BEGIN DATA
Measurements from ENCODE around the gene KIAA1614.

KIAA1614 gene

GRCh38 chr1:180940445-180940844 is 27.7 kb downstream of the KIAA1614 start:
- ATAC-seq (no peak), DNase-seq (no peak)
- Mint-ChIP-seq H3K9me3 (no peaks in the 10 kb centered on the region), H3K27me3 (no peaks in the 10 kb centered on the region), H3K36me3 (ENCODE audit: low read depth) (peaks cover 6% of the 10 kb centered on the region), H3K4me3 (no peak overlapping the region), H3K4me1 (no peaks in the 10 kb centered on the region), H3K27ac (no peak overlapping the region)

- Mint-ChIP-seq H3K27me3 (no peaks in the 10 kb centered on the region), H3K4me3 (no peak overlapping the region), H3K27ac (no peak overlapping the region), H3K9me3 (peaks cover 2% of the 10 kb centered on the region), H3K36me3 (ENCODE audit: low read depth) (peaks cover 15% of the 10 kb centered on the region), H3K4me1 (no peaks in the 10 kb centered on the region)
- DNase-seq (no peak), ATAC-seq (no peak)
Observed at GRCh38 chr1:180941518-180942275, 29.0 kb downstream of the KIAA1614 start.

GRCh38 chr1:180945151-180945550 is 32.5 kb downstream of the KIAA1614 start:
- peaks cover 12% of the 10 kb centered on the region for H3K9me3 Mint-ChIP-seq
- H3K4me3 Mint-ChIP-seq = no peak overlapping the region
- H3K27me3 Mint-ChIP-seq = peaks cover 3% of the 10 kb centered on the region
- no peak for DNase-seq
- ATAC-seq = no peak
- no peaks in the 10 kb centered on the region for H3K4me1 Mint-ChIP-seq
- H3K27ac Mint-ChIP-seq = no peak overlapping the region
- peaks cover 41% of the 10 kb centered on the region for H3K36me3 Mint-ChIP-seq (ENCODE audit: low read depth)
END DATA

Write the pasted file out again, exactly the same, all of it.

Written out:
Measurements from ENCODE around the gene KIAA1614.

KIAA1614 gene

GRCh38 chr1:180940445-180940844 is 27.7 kb downstream of the KIAA1614 start:
- ATAC-seq (no peak), DNase-seq (no peak)
- Mint-ChIP-seq H3K9me3 (no peaks in the 10 kb centered on the region), H3K27me3 (no peaks in the 10 kb centered on the region), H3K36me3 (ENCODE audit: low read depth) (peaks cover 6% of the 10 kb centered on the region), H3K4me3 (no peak overlapping the region), H3K4me1 (no peaks in the 10 kb centered on the region), H3K27ac (no peak overlapping the region)

- Mint-ChIP-seq H3K27me3 (no peaks in the 10 kb centered on the region), H3K4me3 (no peak overlapping the region), H3K27ac (no peak overlapping the region), H3K9me3 (peaks cover 2% of the 10 kb centered on the region), H3K36me3 (ENCODE audit: low read depth) (peaks cover 15% of the 10 kb centered on the region), H3K4me1 (no peaks in the 10 kb centered on the region)
- DNase-seq (no peak), ATAC-seq (no peak)
Observed at GRCh38 chr1:180941518-180942275, 29.0 kb downstream of the KIAA1614 start.

GRCh38 chr1:180945151-180945550 is 32.5 kb downstream of the KIAA1614 start:
- peaks cover 12% of the 10 kb centered on the region for H3K9me3 Mint-ChIP-seq
- H3K4me3 Mint-ChIP-seq = no peak overlapping the region
- H3K27me3 Mint-ChIP-seq = peaks cover 3% of the 10 kb centered on the region
- no peak for DNase-seq
- ATAC-seq = no peak
- no peaks in the 10 kb centered on the region for H3K4me1 Mint-ChIP-seq
- H3K27ac Mint-ChIP-seq = no peak overlapping the region
- peaks cover 41% of the 10 kb centered on the region for H3K36me3 Mint-ChIP-seq (ENCODE audit: low read depth)